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Getting the Most From Your Trade Association

Getting the Most From Your Trade Association

July/August 2023

To get the most out of your trade association, pay your dues on time. That’s important. Seriously, though, the professionals who run these organizations have advice about how you can help yourself by helping them.

The value of belonging to an organization that can speak for your profession or industry lies in their ability to find common ground among a disparate membership. So they want to know your own company’s perspective on the many issues that come before them. “Get to know the association staff and share your perspectives on the important issues facing the industry,” says ASAE’s Senior Vice President of Public Policy Mary Kate Cunningham. “The people who work at these organizations do so in part because they enjoy finding consensus and helping their members locate these areas of agreement.”

The National Association of Manufacturers’ Executive Vice President Erin Streeter builds on that idea. “The staff needs to know about your company and what is important to it,” she says. “The more we know about your positions, the better able we will be to keep them in mind as we work out the compromises that enable us to be effective in our advocacy.” John Jennings, director of government and political affairs at the Insured Retirement Institute, agrees: “We need to know what members are thinking so we can develop the blueprint for new policy ideas. We assemble these ideas and circulate them among the membership, building policy objectives based on the consensus of our membership. We cannot do that unless our members actively participate in the process.”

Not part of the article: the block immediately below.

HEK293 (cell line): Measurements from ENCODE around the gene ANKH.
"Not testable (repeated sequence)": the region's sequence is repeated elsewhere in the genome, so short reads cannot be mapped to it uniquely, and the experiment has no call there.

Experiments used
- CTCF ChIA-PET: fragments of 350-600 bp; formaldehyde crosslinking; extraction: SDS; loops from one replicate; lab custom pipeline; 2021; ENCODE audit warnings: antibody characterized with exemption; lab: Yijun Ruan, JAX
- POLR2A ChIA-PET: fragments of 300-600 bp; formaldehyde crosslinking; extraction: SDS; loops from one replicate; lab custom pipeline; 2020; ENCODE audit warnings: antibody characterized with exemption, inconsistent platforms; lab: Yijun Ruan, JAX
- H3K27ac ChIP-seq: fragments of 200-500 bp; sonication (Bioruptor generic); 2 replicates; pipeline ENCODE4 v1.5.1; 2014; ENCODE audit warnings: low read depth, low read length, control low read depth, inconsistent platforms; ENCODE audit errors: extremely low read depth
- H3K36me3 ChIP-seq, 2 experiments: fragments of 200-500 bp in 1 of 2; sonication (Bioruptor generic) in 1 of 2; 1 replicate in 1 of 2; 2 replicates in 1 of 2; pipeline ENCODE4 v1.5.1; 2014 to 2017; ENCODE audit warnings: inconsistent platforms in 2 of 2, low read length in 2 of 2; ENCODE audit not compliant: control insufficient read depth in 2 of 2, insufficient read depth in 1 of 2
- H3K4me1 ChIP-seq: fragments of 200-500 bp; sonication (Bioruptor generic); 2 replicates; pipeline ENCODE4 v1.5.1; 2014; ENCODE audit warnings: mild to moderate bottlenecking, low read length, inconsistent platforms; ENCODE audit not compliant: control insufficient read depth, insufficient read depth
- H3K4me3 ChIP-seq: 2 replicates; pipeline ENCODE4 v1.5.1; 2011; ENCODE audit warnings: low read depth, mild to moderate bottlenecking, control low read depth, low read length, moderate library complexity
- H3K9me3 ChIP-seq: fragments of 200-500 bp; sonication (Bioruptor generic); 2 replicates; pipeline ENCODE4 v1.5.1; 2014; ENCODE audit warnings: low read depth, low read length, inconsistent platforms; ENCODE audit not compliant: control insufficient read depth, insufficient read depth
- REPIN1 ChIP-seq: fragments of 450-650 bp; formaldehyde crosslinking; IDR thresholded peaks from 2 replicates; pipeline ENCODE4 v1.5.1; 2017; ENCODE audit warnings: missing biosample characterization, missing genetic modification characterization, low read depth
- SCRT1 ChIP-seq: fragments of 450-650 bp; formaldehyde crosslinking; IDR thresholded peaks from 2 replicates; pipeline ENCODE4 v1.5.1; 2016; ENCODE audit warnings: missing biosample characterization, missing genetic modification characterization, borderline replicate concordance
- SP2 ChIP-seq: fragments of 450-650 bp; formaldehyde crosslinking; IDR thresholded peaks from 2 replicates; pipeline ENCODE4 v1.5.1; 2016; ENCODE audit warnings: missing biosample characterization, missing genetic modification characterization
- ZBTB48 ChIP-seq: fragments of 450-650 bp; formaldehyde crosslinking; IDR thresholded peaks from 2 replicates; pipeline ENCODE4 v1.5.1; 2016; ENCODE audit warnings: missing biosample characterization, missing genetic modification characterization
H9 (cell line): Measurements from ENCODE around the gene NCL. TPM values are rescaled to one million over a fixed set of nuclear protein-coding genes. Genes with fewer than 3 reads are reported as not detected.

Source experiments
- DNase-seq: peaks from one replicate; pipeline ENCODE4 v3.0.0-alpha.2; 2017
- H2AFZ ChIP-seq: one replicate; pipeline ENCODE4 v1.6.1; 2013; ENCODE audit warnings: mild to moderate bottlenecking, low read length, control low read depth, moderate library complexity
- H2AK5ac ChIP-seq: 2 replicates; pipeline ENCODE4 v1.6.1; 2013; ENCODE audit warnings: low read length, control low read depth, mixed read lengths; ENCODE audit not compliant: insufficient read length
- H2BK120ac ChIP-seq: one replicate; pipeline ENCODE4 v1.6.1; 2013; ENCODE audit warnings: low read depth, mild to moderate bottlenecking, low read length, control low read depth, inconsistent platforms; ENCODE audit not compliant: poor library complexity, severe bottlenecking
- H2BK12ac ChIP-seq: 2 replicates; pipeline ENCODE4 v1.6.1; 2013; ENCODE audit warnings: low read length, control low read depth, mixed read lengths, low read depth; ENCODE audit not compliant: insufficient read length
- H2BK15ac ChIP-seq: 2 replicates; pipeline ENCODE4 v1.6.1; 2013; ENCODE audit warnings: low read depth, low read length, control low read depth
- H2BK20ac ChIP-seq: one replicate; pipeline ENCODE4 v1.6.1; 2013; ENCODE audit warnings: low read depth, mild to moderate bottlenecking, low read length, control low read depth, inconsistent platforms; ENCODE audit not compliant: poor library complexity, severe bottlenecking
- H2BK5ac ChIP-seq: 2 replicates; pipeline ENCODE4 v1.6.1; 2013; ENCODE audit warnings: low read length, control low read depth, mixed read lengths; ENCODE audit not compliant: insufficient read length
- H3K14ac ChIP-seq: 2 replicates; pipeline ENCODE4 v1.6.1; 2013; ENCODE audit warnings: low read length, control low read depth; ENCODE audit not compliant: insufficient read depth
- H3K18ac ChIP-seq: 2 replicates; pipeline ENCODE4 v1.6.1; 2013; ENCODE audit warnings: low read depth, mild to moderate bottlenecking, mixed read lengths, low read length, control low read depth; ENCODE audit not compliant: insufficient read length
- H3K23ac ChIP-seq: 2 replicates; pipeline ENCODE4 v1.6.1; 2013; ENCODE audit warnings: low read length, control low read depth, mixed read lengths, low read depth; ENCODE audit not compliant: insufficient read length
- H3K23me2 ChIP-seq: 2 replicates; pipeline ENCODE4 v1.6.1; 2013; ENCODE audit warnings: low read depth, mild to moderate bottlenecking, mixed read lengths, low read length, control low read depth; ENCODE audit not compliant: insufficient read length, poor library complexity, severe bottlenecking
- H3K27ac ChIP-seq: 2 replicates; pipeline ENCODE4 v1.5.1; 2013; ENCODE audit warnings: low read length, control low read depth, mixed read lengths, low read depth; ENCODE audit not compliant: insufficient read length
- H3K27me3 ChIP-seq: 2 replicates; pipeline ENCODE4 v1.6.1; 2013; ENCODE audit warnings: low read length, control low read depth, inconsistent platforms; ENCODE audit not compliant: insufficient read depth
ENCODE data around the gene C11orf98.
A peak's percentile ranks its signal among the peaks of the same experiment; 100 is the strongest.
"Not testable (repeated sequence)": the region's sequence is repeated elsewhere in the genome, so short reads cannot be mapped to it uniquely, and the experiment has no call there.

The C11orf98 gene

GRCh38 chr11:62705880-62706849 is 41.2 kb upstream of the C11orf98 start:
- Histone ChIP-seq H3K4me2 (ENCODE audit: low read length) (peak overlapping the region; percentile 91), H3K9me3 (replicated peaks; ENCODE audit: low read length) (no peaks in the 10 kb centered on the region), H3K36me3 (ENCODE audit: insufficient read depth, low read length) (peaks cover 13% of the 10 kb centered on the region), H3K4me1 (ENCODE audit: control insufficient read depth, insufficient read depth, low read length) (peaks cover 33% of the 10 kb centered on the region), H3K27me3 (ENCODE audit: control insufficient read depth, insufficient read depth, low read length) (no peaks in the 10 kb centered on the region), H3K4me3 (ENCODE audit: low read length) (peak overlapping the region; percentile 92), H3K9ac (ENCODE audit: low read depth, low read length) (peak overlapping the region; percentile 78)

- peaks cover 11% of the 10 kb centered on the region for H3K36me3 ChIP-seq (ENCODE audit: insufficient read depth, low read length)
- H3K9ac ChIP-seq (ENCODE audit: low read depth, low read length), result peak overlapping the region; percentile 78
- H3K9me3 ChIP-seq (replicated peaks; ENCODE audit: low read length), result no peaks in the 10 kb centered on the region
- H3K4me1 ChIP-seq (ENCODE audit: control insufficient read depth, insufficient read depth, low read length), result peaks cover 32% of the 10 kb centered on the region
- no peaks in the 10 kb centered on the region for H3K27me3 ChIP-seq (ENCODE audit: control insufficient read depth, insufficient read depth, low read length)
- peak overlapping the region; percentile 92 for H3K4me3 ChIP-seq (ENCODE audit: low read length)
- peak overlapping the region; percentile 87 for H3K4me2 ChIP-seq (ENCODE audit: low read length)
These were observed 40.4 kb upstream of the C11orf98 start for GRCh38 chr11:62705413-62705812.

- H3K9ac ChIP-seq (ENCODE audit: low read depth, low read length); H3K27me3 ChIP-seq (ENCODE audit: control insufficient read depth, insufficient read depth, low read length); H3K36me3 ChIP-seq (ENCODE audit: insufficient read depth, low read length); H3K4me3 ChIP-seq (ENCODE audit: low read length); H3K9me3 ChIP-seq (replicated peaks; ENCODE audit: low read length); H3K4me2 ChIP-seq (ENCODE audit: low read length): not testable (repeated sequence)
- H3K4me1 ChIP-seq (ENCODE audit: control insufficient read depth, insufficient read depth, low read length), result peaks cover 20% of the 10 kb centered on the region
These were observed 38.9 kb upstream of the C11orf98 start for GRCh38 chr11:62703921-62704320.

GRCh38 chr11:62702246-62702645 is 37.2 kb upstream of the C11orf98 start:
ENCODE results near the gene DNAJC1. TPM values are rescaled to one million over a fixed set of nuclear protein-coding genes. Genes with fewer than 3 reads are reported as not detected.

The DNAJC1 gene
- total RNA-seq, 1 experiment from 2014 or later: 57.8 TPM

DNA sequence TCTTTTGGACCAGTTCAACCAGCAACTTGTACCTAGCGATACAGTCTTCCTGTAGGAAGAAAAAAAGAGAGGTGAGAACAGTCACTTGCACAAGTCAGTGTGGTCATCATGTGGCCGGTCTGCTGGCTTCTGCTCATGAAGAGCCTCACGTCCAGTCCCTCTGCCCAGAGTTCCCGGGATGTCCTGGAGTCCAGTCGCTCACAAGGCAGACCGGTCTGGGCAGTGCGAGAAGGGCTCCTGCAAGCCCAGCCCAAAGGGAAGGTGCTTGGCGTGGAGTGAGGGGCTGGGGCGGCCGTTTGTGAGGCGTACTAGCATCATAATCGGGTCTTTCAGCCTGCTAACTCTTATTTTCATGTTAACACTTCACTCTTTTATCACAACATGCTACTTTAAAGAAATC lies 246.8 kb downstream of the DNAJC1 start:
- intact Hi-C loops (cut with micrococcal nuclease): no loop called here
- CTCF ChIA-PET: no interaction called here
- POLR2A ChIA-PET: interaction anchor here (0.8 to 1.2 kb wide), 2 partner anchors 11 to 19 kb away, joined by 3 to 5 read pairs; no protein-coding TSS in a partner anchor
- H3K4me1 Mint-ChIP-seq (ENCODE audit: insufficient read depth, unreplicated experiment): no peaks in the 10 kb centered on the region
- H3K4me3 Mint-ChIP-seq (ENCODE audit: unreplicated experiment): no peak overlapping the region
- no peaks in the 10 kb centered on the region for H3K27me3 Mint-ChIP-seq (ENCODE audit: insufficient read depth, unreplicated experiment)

That means serving on policy committees and taking leadership posts in the association, according to Edison Electric Institute’s Chief Strategy Officer and Executive Vice President of Public Policy and External Affairs Brian Wolff. “Take advantage of these opportunities,” he says. “Don’t take your membership for granted. A bonus that comes with involvement at this level is learning the best practices of other members. There will be differences of opinion in any organization, but they can be worked through — and must be — for all to succeed.”

“Remember this,” Scott Whitaker, president and CEO of AdvaMed, says. “We’re all on the same team.”

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